What was advertised in a colonial American newspaper 250 years ago today?
“TO BE SOLD, EXCEEDING good Rhenish WINE, in BOTTLES.”
The proportion of news to advertising varied among eighteenth-century newspapers. Some carried relatively few advertisements, but others, especially those published in the largest port cities, often devoted significant portions of each issue to advertising. Many of those seemed to strike a balance between the two types of content, designating two of the four pages of a standard issue to each. Some, however, received so much advertising that they regularly issued two-page supplements comprised solely of advertising. Such was the case for the Pennsylvania Gazette in the late 1760s. In such instances, advertising accounted for two-thirds of the content delivered to readers, which helps to explain why many printers considered advertisements rather than subscriptions better for generating revenues. Some printers acknowledged this by including “Advertiser” in the title of the newspaper. The masthead of the Boston Post-Boy, for instance, read “The Boston Post-Boy & Advertiser.”
Charles Crouch’s South-Carolina Gazette and Country Journal ran more advertising than most other American newspapers in the late 1760s. Indeed, advertising sometimes seemed to crowd out other content, especially news. For instance, consider the four-page standard issue and the two-page supplement distributed on June 28, 1768. Not surprisingly, the supplement consisted entirely of advertisements, except for the masthead. With twelve woodcuts of horses, houses, slaves, and even a mirror on a stand for “WEYMAN’s Looking-Glass Shop” distributed across two pages, this advertising supplement featured far more images to break up the otherwise dense text than appeared in the vast majority of newspaper during the period.
Advertising also comprised most of the standard issue. Except for a proclamation by the lieutenant governor that filled one-third of a column on the third page, the final two pages consisted entirely of advertising. Advertisements filled the entire first column on the first page. In other words, seven of twelve columns in the regular issue (in addition to all six columns in the supplement) delivered advertising to readers. The remainder of the issue was rather short on news. After eliminating poetry and amusing anecdotes, just a little more than two columns featured news and editorials, including “DEFENCE of the AMERICANS,” reprinted “From the Gentleman’s Magazine, for January 1768.”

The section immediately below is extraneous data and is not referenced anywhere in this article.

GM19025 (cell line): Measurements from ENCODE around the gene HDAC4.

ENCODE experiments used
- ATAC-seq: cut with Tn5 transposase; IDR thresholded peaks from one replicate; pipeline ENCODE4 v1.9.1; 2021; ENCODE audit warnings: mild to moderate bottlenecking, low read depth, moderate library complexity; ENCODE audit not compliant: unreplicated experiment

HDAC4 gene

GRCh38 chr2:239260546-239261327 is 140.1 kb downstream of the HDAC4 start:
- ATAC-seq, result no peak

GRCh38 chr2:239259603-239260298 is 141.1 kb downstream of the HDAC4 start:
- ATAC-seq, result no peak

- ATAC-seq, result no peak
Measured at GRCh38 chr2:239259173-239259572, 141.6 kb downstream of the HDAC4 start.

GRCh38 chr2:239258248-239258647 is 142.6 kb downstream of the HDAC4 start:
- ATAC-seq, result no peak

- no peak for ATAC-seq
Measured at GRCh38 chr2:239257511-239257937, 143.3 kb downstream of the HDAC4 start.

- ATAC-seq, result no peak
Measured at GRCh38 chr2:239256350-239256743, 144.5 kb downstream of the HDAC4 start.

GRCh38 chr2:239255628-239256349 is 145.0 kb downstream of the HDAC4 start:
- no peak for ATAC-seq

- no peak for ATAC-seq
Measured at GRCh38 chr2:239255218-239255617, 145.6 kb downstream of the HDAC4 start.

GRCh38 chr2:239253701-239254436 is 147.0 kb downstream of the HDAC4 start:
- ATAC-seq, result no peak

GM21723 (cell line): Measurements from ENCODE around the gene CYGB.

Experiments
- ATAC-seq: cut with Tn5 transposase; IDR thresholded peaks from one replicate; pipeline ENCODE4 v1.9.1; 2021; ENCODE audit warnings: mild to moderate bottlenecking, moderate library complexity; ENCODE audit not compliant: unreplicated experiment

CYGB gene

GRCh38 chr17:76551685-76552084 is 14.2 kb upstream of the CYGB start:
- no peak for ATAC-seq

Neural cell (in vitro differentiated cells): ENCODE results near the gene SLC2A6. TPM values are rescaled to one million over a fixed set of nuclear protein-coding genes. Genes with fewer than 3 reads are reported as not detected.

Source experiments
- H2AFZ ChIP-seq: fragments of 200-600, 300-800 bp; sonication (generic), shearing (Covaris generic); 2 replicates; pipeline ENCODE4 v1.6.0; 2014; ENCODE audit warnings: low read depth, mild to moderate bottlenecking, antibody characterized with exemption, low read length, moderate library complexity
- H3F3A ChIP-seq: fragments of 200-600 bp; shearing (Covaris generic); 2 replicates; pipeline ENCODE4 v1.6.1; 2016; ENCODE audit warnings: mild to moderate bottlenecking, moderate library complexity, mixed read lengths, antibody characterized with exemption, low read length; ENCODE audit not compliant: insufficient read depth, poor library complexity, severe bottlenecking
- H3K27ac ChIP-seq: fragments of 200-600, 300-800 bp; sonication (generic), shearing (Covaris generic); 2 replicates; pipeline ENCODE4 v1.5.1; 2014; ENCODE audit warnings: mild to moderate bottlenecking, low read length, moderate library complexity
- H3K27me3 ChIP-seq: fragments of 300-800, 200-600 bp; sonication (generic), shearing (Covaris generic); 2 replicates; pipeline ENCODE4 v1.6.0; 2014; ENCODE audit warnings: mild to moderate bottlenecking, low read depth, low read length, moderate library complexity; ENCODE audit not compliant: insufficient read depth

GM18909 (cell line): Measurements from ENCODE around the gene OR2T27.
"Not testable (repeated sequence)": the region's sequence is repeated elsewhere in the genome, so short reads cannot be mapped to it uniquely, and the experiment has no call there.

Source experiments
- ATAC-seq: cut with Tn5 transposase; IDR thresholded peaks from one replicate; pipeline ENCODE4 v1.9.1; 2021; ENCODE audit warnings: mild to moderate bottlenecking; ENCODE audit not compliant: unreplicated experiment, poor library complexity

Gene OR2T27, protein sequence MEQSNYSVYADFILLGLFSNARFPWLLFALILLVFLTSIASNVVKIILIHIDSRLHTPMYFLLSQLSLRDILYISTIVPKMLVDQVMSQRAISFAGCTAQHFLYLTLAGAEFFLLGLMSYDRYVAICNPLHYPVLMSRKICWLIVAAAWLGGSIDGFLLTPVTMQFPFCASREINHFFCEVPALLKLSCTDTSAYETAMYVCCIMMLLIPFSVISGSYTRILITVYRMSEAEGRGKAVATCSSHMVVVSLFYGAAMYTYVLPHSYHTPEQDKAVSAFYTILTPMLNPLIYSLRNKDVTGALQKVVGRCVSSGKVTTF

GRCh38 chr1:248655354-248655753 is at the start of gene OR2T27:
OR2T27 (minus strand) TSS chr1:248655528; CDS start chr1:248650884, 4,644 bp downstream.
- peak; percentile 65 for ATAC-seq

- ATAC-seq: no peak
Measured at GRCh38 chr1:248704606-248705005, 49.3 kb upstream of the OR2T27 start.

In this case, Crouch’s publication operated as an advertiser rather than as a newspaper. While it is extremely difficult to determine what readers thought about the advertisements delivered to them in newspapers of all sorts, this balance of news and advertising suggests that at least some readers expected and desired to read advertisements. Perhaps more significantly, the collective decision of advertisers to continue placing notices in publications that provided as much (if not more) advertising as news suggests that advertisers felt confident that readers would indeed peruse their notices. Although they did not engage in market research as we understand it today, anecdotal evidence likely suggested that newspaper advertising achieved some positive return on their investment.